In Paul Taylor’s novel When Robins Sing, a woman struggles to protect her family and realize her own dreams in the swirl of WWII.
The novel’s British heroine, Estelle Stanforth, has moved from her small town of Pendlethorpe to the city to pursue her medical training, even as war encroaches. On a visit home to see her mother – her beloved father is career military and already on maneuvers — she runs into Duncan Metcalf, an old school chum. They fall in love and marry, even though Duncan has joined the Royal Air Force. Shortly thereafter, Estelle’s world spirals out of control. Her father is reported missing and killed in action, and Duncan’s plane is shot down. Duncan returns home badly injured, blind and in despair, and Estelle must re-think her goals, hold her family together and give Duncan hope for the future.
When Robins Sing is vanilla ice cream fare: pleasant and soothing with no surprises. There’s no new ground covered here; WWII is simply a device to fuel the plot. It could be any war, any place. There are no telling details or dialogue to cement the locale. It’s not even clear whether Estelle’s medical studies are taking place in London or another big city.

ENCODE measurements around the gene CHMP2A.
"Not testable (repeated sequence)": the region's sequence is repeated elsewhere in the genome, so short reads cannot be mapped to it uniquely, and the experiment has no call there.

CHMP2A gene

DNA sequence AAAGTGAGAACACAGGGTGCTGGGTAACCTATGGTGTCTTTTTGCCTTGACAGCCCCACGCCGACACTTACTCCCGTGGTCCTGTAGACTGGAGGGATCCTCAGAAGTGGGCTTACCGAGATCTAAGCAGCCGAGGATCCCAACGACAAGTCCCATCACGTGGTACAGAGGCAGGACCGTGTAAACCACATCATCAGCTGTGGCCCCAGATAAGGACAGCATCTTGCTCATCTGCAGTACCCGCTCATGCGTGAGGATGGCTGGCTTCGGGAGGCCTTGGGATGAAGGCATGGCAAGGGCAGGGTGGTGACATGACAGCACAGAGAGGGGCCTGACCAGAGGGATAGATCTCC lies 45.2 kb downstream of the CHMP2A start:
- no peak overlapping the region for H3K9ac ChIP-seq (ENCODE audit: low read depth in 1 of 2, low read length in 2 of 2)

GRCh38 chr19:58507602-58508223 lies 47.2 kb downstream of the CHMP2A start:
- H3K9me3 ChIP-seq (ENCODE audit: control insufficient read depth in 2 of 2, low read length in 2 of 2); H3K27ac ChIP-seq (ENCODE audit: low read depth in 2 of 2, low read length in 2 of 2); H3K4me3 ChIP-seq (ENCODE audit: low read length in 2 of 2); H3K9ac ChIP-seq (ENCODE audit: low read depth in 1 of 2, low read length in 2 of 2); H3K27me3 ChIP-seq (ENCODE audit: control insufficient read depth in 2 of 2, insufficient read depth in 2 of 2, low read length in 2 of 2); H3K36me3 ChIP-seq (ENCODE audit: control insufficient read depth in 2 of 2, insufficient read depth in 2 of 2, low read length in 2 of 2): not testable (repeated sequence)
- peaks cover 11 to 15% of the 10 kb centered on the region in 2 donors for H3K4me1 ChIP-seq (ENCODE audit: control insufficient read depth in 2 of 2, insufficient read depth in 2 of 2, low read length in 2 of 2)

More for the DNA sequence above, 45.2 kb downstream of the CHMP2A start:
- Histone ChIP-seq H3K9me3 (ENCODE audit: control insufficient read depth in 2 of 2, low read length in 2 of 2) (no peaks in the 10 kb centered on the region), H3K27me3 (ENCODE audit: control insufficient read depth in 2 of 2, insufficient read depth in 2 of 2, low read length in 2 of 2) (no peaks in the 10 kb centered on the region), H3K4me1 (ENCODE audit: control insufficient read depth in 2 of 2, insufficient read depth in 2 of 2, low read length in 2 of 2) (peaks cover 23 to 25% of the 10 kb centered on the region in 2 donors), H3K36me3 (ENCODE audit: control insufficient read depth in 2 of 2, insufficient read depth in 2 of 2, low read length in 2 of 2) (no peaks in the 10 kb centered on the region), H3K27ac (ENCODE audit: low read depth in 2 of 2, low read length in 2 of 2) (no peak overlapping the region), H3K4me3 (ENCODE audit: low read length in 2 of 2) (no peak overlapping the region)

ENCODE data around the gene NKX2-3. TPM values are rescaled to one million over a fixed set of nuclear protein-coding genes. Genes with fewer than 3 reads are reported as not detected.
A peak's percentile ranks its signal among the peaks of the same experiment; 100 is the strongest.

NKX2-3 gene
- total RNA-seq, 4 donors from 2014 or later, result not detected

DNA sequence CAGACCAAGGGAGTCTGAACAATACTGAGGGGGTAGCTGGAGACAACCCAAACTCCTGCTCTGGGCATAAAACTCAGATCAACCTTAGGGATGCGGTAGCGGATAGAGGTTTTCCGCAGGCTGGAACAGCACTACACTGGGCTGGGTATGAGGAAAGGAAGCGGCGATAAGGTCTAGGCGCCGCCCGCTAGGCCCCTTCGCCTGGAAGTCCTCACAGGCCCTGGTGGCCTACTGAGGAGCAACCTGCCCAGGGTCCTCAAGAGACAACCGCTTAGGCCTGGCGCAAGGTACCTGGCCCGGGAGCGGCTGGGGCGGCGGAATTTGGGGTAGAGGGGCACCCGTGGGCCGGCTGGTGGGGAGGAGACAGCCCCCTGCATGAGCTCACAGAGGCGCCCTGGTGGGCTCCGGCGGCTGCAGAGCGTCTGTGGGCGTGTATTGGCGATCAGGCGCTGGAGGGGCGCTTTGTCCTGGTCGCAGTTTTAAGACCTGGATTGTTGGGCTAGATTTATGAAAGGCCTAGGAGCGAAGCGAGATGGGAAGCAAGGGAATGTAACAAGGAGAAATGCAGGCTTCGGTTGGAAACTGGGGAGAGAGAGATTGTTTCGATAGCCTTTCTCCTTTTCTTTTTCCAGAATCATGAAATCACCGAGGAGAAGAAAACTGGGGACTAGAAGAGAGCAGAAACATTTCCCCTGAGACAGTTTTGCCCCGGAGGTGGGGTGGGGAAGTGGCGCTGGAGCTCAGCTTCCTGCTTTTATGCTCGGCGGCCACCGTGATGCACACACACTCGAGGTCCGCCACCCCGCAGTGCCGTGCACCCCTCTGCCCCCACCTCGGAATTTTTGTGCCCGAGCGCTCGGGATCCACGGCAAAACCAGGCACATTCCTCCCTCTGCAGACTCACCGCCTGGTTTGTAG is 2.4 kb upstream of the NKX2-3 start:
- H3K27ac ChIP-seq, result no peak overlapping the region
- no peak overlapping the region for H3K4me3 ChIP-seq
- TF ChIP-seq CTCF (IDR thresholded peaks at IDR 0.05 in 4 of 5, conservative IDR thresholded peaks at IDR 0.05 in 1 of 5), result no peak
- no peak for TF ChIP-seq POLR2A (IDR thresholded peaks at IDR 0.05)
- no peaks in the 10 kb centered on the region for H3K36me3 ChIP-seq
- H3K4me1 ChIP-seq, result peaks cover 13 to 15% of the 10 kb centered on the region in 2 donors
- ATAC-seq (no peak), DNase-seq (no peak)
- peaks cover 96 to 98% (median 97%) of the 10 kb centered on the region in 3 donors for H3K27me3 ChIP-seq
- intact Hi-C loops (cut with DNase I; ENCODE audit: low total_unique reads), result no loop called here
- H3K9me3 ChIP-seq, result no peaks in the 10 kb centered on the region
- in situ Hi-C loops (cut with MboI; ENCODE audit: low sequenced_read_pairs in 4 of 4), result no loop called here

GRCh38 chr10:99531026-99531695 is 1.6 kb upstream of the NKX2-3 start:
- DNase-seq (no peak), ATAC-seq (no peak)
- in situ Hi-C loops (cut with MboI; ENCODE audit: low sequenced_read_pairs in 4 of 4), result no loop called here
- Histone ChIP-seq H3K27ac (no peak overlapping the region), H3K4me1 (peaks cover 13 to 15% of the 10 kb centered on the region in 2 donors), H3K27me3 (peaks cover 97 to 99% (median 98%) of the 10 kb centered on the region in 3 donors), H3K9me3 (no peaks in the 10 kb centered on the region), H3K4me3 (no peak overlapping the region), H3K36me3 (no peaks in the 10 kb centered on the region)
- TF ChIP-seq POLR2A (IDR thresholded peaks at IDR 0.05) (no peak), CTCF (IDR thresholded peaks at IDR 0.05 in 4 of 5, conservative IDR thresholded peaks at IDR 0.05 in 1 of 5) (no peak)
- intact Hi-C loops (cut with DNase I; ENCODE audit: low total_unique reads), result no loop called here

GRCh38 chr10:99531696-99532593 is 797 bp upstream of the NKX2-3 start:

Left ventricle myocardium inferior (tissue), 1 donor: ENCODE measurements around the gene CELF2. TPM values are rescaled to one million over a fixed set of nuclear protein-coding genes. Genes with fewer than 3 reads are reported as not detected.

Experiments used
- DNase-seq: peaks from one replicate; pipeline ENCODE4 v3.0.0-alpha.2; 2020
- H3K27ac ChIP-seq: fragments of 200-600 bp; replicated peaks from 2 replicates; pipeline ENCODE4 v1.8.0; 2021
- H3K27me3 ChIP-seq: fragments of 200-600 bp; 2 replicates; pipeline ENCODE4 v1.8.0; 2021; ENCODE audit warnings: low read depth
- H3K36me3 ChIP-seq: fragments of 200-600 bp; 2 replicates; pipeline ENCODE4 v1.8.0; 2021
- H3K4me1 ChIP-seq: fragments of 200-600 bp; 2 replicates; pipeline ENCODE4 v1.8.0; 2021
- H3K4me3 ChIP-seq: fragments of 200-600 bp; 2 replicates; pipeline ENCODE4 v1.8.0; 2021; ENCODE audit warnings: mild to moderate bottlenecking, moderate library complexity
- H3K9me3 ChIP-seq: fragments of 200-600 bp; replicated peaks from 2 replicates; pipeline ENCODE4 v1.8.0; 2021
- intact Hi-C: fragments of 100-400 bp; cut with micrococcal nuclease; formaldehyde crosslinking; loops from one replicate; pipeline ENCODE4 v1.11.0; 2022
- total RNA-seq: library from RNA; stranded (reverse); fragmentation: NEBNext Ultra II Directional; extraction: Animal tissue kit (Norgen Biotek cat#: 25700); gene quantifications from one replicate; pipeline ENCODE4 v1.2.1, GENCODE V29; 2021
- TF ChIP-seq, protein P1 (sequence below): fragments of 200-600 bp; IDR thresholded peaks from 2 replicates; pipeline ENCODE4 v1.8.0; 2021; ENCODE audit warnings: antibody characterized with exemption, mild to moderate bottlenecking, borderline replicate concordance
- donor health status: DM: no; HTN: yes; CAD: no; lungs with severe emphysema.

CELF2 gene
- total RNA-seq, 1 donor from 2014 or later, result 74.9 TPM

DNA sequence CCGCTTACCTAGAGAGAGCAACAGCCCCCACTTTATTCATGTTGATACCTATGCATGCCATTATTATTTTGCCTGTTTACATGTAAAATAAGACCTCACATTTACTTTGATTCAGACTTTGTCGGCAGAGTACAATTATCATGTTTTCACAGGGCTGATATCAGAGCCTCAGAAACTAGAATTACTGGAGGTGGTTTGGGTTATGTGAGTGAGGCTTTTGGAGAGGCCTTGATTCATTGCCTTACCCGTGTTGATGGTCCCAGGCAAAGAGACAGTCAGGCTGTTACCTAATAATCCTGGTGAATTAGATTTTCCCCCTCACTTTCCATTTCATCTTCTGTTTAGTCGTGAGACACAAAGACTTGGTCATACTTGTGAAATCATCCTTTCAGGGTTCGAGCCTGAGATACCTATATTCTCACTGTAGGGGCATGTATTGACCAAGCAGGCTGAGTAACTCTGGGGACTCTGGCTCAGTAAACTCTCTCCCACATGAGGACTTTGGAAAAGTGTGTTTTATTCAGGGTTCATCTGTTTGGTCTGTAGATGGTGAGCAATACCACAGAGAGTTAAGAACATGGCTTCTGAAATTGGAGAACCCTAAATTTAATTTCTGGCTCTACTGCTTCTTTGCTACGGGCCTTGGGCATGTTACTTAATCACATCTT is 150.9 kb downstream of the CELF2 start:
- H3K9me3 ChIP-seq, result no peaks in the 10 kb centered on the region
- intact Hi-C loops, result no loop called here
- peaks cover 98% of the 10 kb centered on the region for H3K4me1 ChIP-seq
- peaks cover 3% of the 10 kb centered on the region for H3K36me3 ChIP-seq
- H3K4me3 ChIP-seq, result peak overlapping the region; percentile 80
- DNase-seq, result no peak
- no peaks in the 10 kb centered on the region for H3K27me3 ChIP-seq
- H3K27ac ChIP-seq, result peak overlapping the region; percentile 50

What propels the story is the author’s writing style, so smooth that readers effortlessly glide through Estelle and Duncan’s trials and tribulations. When Estelle and her friend Pamela are caught in a bomb explosion that injures them and destroys Pamela’s house, Estelle comforts Pamela with light banter before the incident is quickly forgotten. “One chapter closes on your life and another one opens. Come on, let’s go shopping. All we’ve got to wear is what we stand up in, and we can’t travel around in our tattered party frocks forever.”
This is WWII-lite. Fans of romance novels will find this frothy confection a satisfying diversion, even knowing that everything will come out right for our plucky heroine in the end.
Also available in hardcover and ebook.